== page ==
Only one in three pregnant women and young children in Nottingham took up the offer a free flu jab last winter – leading to concerns some families are putting themselves at unnecessary risk.
Between September 2015 and January 2016 only 34.8 per cent of expectant women who are registered with a GP in the city booked in for a free jab.
This is well below the national average of 42.3 per cent and the regional average of 41.4 per cent.
Meanwhile 32.2 per cent of two to four-year-olds the city registered for a vaccination, again below the national average of 34.4 per cent and regional average of 40 per cent.
The figures lead to appeals for families to increase the take-up in free vaccinations this year.
Doctors remain concerned by the low usage as influenza can lead to lethal respiratory problems – particularly in the old, very young and those with underlying conditions.
And flu can cause serious complications for a pregnant woman and her baby, while children are most likely to spread flu to others.
The Stay Well This Winter campaign launched on Wednesday – which includes a vaccination programme extended to those children in year 3 at school – an overall increase of about 600,000.
Councillor Alex Norris, portfolio holder for health at Nottingham City Council, said: “A large number of people view flu as simply a ‘bad cold’.
“They are completely unaware of the risks, and potentially serious consequences, of catching it – particularly among vulnerable groups.
“Here in Nottingham, we are aware that we need to increase the number of pregnant women and pre-school children receiving the vaccination.”
An annual flu vaccine nasal spray will now be offered to children aged two, three and four year olds, and to pupils in year 1 and year 2.
Additionally pregnant women, anyone over 65, anyone who is very overweight, children and adults with weakened immune systems or an underlying health condition can get a flu jab.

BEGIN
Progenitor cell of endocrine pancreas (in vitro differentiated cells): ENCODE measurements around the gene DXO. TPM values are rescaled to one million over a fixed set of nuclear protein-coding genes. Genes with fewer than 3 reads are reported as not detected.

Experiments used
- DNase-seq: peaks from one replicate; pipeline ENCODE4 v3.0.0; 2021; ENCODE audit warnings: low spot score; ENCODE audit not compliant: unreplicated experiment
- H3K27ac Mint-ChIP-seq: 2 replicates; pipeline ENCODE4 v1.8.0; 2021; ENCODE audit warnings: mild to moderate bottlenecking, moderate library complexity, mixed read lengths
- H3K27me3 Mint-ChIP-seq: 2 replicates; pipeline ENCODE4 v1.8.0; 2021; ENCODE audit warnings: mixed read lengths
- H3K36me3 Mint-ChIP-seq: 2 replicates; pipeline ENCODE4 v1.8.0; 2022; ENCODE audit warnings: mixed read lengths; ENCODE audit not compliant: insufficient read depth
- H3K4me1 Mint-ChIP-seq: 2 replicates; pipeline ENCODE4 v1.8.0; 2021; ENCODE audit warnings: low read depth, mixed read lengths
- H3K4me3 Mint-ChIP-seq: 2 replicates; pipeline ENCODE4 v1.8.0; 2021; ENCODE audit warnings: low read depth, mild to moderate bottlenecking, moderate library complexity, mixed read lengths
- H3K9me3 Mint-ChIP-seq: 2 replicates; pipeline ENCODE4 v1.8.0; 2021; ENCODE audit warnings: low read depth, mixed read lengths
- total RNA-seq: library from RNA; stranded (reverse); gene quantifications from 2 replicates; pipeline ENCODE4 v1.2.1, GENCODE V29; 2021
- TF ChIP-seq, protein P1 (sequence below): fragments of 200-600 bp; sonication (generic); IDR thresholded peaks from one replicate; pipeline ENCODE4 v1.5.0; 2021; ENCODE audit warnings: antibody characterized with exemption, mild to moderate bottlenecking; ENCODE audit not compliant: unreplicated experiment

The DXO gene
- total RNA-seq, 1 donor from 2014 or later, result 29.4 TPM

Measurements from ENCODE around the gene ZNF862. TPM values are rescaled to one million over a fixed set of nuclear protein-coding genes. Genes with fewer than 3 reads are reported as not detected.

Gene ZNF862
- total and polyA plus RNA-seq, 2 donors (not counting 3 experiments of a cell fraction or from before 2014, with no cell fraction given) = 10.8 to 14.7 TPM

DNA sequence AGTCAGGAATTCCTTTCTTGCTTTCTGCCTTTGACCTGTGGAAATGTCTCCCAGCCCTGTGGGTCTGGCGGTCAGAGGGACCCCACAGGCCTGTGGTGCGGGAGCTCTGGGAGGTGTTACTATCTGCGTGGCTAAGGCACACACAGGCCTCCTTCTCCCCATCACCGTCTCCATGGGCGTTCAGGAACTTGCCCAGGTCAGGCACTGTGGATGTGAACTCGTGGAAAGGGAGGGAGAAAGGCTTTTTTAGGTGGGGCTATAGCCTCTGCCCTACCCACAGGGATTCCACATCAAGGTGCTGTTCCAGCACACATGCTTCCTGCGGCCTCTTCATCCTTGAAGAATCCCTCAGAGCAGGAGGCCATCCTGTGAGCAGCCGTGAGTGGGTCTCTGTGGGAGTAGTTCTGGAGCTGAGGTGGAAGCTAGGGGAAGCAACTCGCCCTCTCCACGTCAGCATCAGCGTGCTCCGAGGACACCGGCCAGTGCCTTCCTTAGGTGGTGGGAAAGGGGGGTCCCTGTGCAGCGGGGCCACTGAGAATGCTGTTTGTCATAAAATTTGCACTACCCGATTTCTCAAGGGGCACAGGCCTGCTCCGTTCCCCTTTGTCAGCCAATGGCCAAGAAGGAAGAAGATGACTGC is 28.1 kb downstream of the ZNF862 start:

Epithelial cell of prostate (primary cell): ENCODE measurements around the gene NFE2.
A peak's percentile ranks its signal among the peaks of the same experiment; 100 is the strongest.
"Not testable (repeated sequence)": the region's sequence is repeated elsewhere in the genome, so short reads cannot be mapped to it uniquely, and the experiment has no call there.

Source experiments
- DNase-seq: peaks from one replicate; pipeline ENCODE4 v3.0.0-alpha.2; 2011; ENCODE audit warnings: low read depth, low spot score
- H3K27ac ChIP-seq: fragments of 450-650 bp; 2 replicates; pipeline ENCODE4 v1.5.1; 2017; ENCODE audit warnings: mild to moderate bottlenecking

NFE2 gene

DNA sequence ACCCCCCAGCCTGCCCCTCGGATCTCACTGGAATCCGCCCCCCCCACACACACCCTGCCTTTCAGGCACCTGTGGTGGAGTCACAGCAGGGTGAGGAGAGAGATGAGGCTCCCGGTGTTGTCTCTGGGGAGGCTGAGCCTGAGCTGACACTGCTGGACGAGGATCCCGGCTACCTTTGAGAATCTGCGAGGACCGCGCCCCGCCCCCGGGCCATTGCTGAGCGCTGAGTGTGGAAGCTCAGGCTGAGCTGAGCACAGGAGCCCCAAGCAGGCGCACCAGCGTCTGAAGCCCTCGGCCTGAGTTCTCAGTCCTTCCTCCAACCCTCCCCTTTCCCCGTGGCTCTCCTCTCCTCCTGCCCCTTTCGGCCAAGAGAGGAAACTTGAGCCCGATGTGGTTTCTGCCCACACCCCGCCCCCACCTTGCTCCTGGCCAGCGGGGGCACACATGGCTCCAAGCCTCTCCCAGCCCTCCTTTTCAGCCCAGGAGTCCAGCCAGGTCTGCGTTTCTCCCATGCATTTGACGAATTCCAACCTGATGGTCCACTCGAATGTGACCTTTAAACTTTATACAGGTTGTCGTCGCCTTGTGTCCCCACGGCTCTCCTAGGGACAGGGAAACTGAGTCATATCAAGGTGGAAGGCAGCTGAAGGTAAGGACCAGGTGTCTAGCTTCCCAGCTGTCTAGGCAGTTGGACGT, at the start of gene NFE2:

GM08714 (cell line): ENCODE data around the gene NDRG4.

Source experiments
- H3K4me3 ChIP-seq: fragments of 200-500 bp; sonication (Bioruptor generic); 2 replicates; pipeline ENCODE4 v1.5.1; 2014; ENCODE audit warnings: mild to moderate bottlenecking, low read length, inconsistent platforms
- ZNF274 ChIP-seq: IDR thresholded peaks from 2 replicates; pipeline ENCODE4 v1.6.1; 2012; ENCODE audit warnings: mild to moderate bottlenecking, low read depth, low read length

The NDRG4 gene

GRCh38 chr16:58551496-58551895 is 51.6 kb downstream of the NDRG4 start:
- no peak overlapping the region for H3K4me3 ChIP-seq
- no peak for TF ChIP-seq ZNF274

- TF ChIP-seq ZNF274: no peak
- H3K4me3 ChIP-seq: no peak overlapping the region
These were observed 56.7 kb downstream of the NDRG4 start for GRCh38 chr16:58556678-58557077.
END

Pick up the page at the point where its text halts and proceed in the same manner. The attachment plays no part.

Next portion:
Mother-of-two Sarah Quilty, who has asthma, had her flu jab last week and will be ensuring her six-year-old daughter, Phaedra, and four-year-old son, Balthazar – who both attend Willow Farm Primary School – get vaccinated.
Ms Quilty, of Gedling, said: “If my children get flu, they could miss a week of school, and a week at school is a lot of education as well as the social side that school brings.
“[The figures] concern me because the information really isn’t out there, and it’s only now that the information’s being pushed nationally.
“Hopefully the campaign will increase awareness and more parents will take their children to get vaccinated.”
It is important to get vaccinated every year
Public Health England estimates several million people get flu each winter, which led to more than 2,000 NHS intensive care admissions across the UK last year.
Influenza is also linked to thousands of deaths a year as an underlying cause or contributory factor.
“It is important to get vaccinated every year. Flu is unpredictable and previous years’ vaccinations may not protect you against the types of flu virus circulating this year.”